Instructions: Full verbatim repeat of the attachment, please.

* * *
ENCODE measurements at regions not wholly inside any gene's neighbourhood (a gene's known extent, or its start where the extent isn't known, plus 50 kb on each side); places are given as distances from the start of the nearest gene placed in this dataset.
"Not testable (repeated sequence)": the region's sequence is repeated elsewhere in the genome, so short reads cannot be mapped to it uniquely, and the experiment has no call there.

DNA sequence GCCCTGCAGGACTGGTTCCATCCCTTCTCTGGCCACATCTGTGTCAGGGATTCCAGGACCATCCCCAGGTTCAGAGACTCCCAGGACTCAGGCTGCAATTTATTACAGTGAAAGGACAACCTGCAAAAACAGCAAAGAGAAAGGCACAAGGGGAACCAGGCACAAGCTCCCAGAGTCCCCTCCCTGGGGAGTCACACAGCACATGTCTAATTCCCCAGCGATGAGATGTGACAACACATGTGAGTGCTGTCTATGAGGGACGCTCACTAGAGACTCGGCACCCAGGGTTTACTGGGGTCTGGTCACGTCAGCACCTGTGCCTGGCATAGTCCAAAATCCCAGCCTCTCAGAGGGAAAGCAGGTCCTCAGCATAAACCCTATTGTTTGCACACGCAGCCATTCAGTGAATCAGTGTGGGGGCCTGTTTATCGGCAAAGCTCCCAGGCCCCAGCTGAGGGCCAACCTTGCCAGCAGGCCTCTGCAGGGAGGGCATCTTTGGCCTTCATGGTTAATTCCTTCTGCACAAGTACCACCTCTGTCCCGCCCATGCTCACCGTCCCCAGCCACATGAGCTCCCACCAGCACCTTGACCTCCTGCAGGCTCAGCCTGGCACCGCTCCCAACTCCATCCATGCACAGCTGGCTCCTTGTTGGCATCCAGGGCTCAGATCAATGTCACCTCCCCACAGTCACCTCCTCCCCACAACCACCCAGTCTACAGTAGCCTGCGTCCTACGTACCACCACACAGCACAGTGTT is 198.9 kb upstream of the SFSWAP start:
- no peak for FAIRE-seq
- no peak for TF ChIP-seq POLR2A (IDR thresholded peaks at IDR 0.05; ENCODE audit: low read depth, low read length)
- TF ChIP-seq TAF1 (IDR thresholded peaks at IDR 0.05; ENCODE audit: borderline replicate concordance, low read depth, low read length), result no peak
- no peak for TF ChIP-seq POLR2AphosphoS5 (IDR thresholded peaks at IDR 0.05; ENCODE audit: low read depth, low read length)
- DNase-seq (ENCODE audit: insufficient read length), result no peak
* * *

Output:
ENCODE measurements at regions not wholly inside any gene's neighbourhood (a gene's known extent, or its start where the extent isn't known, plus 50 kb on each side); places are given as distances from the start of the nearest gene placed in this dataset.
"Not testable (repeated sequence)": the region's sequence is repeated elsewhere in the genome, so short reads cannot be mapped to it uniquely, and the experiment has no call there.

DNA sequence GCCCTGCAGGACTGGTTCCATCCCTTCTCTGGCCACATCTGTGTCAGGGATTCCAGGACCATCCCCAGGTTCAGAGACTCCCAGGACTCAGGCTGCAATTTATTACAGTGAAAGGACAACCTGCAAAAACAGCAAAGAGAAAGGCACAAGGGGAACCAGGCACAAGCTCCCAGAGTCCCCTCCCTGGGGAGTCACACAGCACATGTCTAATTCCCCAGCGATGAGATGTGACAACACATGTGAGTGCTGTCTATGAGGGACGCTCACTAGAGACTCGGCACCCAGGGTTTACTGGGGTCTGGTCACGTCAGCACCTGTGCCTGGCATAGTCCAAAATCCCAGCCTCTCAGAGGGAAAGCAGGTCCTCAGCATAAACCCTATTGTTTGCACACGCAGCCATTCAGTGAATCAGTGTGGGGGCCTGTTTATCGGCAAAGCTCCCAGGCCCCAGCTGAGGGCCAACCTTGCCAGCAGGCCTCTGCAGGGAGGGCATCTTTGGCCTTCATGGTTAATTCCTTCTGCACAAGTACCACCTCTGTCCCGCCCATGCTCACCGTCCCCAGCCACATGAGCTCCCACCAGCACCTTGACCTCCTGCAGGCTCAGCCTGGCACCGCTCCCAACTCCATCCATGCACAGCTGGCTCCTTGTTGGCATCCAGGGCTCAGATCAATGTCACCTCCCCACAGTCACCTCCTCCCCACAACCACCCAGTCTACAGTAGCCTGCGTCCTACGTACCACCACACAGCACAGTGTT is 198.9 kb upstream of the SFSWAP start:
- no peak for FAIRE-seq
- no peak for TF ChIP-seq POLR2A (IDR thresholded peaks at IDR 0.05; ENCODE audit: low read depth, low read length)
- TF ChIP-seq TAF1 (IDR thresholded peaks at IDR 0.05; ENCODE audit: borderline replicate concordance, low read depth, low read length), result no peak
- no peak for TF ChIP-seq POLR2AphosphoS5 (IDR thresholded peaks at IDR 0.05; ENCODE audit: low read depth, low read length)
- DNase-seq (ENCODE audit: insufficient read length), result no peak